Irving's short story "Rip Van Winkle" continues to endure as an American theme against the backdrop of the American Revolution. He uses Rip Van Winkle as the main character in the short story, which is understood as a protagonist who enjoys his life at the Catskill Mountains. His wife consistently reprimands him for his reluctance to do domestic work. In the course of the story, Rip comes across a group of men playing nine-pins. Due to his curiosity, he wants to know their identity. He drinks their gin, which eventually causes him to fall asleep. When he wakes up and returns to his village, he realizes that his wife is already gone, and he is told that the American Revolution has already taken place. Irving uses Rip in a sympathetic manner to depict the dramatic changes in the new America because of the revolution.
Dame Van Winkle's nagging is the key inhibitor of Rip's sympathy. He is a symbol of the past and a factor used in the judgment of productive change. Rip uses a well-oiled disposition, shrugging his head, shaking his head, and casting up his eyes to respond to his complaints. He is still sympathetic. “Time grew worse as years of matrimony rolled on” (Irving 474). The continuous trouble Rip experiences from his wife depicts the sympathetic qualities he possesses. Some of the worsening times even resulted in a significant transition through which the previous qualities got rid of his life. Rip was sympathetic enough despite his wife's scrutiny and criticism, which consequently caused him to seek freedom from the wilderness.
Despite Rip's sigh of relief once he realized that his wife was gone after returning to the village, he was still sympathetic to the revolution that had taken place. He was sympathetic after realizing his family was gone and his house was empty and abandoned. New terms that confuse Rip's sympathy are: "war, congress, Stoney-point" (Irving 479). Universal symbols of the American Revolution represent different changes that had taken place when Rip was long gone. Rip's emotions present emotions because his understanding of change cannot occur without continuity, which should be in progress. Rip's life reverts to where it was initially, which excludes the presence of Dame Van Winkle. Although Rip can see his life living the change, he can see different elements from his earlier life.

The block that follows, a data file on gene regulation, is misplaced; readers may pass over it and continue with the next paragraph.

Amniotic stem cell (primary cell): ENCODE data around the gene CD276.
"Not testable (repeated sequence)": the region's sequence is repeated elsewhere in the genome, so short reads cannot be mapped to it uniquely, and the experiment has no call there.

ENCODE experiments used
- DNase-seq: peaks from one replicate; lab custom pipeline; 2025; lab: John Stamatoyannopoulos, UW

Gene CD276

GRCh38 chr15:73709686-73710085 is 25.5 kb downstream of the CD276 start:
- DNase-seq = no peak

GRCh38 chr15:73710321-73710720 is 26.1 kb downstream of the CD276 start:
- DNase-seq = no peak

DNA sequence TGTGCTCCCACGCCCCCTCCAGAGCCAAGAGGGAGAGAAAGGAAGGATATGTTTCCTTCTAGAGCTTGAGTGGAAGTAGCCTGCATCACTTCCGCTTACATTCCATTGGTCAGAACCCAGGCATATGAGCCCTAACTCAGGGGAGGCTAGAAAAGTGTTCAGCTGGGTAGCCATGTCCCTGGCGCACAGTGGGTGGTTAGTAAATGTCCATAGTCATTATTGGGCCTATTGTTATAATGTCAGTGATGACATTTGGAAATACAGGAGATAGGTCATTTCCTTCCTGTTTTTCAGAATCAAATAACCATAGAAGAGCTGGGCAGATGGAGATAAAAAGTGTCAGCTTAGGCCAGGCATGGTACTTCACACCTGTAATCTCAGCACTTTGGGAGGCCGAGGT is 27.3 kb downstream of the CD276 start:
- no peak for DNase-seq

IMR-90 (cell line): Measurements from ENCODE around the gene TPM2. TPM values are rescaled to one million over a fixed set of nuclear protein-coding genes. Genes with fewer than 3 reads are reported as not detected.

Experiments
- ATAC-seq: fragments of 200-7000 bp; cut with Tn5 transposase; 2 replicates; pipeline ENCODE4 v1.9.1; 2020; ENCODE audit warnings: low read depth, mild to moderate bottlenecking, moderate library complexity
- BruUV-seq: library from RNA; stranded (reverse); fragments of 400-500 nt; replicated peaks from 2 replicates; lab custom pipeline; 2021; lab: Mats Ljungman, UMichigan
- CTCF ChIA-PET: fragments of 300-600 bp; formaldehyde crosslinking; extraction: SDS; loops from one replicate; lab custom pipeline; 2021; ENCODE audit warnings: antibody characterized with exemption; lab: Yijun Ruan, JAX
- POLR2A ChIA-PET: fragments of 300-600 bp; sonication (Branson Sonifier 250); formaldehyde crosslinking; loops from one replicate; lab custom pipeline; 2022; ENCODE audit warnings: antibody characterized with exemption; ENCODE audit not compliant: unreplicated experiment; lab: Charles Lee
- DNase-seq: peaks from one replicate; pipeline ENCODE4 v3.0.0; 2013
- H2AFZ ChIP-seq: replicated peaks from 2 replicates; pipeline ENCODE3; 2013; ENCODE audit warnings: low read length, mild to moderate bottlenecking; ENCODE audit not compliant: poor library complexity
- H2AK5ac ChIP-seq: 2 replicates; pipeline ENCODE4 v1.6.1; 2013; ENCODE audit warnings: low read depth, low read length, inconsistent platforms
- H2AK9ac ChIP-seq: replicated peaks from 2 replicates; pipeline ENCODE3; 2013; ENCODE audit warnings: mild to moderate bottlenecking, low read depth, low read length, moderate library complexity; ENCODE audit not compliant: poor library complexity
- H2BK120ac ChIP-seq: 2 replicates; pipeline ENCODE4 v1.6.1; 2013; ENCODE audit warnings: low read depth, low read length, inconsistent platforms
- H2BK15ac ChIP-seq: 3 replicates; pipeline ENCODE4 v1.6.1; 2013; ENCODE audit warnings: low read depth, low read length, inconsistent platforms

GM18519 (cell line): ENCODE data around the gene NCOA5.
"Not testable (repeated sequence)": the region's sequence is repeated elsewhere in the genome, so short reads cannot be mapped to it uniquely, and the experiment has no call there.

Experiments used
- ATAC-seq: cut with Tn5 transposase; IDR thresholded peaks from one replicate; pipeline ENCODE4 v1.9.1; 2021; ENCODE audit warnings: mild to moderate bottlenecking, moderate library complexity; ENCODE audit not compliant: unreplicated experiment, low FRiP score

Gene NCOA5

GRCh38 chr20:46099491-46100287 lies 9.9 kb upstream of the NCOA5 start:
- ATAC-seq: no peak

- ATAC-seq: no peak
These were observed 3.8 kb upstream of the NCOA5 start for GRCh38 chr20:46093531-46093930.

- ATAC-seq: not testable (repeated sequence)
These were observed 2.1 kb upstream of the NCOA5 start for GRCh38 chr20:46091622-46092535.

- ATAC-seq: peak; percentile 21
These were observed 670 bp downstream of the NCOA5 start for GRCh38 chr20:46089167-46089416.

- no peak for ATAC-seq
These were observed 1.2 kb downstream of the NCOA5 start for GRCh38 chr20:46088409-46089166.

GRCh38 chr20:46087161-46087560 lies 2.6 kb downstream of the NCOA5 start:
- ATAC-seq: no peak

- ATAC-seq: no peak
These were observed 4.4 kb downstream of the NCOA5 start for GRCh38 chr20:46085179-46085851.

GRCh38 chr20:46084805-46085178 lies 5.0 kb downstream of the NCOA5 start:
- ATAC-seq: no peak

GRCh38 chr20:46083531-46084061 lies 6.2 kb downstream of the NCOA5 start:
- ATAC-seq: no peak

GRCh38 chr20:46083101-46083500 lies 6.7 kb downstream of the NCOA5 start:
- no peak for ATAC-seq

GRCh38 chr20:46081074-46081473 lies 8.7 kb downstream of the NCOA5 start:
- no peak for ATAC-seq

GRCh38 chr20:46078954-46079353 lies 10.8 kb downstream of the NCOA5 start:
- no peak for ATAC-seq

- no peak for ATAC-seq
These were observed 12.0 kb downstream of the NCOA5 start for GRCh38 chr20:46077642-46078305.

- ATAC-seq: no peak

Irving depicts Rip's life's sympathy through his new life in the revolutionized United States, which maintains continuity. Rip's new life seems to be an improvement from the past but rather not a replacement, although his wife and everything she embodies is gone. Rip's sympathy makes him think that he can make new friends among the rising generation. "Rip prefers making new friends among the rising generation, with whom he soon grows into favor" (Irving 481). His capacity to make new friends from the rising generation reflects the positive changes in the revolution.
In conclusion, Rip's sympathy can be understood as a collective historical memory of the Americans since he presents the people's transition into a new era. Rip sympathy represents a sudden awakening and possible disorganization that resulted from the revolutionary era. The ending of his story presents the change for the better as long as continuity remains.
Irving, Washington. Rip van winkle and the legend of sleepy hollow. Macmillan and Company, 1893.
Cite this page
Essay Example on Rip Van Winkle: An American Tale of Revolution and Resistance. (2023, Aug 24). Retrieved from https://proessays.net/essays/essay-example-on-rip-van-winkle-an-american-tale-of-revolution-and-resistance
If you are the original author of this essay and no longer wish to have it published on the ProEssays website, please click below to request its removal:
- Slavery and What It Has to Do With the Foundation of America
- Uncertainty, Ambiguity and Dramatic Irony in Macbeth Essay
- The Man Who Couldn't Dance by Jason Katims Essay
- Reflection to "A Good Fall" and "Mother Tongue" Essay
- Literary Analysis Essay Sample on Deliverance by James Dickey
- Analyzing Caliban as a Tragic Hero in Shakespeare's The Tempest
- Essay Example on Unlocking the Power of Poetry: Literary Devices, Moods, and Language